06/2010 Patricio Dalton and Sayantan Ghosal
If decision-makers (DMs) do not always do what is in their best interest, what do choices reveal about welfare? This paper shows how observed choices can reveal whether the DM is acting in her own best interest. We study a framework that relaxes rationality in a way that is common across a variety of seemingly disconnected positive behavioural models and admits the standard rational choice model as a special case. We model a behavioural DM (boundedly rational) who, in contrast to a standard DM (rational), does not fully internalize all the consequences of her own actions on herself. We provide an axiomatic characterization of choice correspondences consistent with behavioural and standard DMs, propose a choice experiment to infer the divergence between choice and welfare, state an existence result for incomplete preferences and show that the choices of behavioural DMs are, typically, sub-optimal.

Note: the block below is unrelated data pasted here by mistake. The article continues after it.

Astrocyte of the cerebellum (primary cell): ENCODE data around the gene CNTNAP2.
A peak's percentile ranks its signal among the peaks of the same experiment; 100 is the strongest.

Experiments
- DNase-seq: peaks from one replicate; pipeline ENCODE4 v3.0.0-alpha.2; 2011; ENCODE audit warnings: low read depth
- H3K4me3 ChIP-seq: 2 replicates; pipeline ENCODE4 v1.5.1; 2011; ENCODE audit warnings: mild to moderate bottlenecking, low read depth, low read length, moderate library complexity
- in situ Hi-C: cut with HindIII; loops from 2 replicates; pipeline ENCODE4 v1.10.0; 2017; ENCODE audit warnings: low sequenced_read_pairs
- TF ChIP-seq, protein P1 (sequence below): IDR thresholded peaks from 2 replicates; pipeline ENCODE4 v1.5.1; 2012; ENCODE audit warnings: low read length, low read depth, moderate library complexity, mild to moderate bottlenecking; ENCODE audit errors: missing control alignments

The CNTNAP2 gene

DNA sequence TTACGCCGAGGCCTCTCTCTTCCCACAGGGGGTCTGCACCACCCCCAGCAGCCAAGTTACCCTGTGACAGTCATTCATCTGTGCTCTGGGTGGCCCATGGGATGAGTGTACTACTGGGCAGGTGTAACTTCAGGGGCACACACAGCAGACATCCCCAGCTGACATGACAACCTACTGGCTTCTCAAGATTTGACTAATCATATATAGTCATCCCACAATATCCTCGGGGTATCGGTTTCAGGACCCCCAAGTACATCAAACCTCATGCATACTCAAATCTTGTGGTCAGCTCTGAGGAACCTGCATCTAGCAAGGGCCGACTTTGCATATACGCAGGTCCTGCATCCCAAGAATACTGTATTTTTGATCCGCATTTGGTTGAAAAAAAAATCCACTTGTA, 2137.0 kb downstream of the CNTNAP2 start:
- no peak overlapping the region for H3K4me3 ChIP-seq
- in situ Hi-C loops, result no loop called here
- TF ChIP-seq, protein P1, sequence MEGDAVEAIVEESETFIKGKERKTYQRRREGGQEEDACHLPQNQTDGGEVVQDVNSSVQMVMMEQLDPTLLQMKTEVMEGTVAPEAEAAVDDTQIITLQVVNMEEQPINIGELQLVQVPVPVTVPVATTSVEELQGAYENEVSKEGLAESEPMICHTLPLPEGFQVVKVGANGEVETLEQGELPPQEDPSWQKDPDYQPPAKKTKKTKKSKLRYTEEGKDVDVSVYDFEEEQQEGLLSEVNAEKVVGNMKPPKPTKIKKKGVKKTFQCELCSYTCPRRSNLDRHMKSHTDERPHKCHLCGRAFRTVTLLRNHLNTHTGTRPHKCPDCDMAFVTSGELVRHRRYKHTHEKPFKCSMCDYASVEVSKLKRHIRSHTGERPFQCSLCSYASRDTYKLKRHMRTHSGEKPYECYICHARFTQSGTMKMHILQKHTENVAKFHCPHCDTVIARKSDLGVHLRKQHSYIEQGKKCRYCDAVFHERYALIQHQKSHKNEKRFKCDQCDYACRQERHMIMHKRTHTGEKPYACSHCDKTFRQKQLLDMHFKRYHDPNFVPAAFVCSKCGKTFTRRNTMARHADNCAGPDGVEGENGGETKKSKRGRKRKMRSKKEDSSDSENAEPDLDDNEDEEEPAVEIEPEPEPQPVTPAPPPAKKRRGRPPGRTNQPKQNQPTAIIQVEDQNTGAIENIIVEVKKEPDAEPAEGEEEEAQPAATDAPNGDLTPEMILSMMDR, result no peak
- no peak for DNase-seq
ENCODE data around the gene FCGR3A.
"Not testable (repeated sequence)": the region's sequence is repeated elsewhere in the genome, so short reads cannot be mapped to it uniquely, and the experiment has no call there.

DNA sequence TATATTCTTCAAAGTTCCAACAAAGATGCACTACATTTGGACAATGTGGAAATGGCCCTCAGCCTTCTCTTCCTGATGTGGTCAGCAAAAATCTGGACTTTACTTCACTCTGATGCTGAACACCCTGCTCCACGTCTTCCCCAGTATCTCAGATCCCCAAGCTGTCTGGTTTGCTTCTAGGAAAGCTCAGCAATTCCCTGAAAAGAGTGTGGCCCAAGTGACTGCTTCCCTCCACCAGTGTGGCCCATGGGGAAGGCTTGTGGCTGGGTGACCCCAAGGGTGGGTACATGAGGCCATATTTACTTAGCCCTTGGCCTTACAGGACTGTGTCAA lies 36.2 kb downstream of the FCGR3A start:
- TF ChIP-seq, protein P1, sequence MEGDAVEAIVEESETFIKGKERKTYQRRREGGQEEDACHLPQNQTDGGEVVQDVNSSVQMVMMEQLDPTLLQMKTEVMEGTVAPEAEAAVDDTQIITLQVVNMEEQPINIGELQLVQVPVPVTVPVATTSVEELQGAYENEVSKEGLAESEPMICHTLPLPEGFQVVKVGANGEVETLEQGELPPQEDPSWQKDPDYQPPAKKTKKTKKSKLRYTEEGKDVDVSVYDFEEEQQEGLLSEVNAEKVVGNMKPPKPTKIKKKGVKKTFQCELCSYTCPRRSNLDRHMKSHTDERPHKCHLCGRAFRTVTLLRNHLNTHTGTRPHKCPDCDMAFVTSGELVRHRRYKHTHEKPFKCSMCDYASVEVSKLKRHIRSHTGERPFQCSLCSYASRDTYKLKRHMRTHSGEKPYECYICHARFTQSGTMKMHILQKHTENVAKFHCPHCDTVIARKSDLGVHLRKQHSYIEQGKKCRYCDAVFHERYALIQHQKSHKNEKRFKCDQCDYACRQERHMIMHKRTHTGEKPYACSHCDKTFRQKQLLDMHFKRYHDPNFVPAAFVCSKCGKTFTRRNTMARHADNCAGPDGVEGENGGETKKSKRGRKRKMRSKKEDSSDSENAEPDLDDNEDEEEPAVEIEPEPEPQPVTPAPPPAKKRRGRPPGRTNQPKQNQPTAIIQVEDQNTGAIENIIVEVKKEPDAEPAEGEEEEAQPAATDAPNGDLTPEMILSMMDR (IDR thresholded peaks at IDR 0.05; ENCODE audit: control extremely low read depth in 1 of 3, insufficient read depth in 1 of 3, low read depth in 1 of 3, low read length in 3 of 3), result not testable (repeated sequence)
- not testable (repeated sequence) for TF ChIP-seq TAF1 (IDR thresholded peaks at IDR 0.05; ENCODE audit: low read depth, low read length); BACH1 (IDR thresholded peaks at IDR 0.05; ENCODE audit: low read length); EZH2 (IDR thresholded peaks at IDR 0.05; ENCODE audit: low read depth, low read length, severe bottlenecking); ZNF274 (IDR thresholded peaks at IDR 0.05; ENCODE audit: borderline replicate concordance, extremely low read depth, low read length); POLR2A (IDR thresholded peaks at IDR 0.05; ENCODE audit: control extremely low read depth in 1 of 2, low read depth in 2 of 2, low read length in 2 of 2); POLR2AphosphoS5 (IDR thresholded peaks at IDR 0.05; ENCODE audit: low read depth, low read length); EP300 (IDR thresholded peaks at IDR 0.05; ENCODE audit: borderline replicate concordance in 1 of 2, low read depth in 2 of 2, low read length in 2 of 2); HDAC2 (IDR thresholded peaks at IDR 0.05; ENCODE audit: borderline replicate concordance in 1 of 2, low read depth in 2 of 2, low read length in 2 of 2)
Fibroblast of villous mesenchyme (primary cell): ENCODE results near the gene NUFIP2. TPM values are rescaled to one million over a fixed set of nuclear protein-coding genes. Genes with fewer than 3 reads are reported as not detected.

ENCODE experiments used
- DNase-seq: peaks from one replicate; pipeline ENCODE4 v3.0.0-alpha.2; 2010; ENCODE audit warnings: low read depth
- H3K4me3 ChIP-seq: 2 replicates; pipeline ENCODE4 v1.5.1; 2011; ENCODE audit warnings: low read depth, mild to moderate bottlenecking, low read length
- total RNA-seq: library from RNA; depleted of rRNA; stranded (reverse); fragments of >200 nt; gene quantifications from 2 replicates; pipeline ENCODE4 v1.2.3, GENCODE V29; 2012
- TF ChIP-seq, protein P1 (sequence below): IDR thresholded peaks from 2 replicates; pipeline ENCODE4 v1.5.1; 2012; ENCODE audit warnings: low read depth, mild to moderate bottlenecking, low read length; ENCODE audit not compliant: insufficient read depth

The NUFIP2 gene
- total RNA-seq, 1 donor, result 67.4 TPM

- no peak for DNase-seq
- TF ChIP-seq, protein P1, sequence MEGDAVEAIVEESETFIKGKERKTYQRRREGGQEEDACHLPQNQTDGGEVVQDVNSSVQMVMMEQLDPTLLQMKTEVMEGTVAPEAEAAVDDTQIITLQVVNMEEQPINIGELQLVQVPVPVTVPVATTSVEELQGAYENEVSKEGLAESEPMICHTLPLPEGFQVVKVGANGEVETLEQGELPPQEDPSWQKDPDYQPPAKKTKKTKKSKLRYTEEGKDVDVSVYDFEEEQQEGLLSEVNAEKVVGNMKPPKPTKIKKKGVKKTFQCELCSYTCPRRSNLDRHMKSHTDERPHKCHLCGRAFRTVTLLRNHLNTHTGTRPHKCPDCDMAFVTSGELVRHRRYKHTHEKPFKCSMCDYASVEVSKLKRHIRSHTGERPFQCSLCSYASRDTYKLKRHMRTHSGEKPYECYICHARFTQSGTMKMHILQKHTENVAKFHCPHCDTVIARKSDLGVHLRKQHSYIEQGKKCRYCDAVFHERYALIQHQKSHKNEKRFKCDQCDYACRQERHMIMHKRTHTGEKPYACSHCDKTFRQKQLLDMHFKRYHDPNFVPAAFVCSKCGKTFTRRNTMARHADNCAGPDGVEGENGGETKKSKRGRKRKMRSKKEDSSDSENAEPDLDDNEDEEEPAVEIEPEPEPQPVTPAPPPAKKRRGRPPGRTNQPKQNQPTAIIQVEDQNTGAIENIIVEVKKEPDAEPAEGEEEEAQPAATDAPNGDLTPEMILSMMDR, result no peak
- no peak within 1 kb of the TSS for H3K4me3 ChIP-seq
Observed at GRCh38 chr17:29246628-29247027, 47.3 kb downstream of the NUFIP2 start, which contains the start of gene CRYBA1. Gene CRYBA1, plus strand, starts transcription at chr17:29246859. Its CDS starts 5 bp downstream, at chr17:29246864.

Behavioural Economics and Wellbeing